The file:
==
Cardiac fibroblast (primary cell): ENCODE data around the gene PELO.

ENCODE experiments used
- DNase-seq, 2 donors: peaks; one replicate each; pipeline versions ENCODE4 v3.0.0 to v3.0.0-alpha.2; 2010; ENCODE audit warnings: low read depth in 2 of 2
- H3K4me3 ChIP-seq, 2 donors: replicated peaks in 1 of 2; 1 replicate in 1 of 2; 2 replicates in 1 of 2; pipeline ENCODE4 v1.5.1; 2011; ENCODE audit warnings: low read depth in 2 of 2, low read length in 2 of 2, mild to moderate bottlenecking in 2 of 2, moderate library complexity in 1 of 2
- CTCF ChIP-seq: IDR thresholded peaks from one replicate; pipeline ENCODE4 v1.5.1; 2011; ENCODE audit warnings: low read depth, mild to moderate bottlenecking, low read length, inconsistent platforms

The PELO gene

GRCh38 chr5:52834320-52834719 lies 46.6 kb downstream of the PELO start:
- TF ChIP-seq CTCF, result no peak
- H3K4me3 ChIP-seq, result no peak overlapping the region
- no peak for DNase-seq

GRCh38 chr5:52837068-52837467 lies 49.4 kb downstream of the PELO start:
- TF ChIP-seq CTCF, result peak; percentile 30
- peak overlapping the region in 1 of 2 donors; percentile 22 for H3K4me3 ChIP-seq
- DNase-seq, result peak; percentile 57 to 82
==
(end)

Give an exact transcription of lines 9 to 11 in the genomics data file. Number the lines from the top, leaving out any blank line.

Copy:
- H3K4me3 ChIP-seq, result no peak overlapping the region
- no peak for DNase-seq

GRCh38 chr5:52837068-52837467 lies 49.4 kb downstream of the PELO start: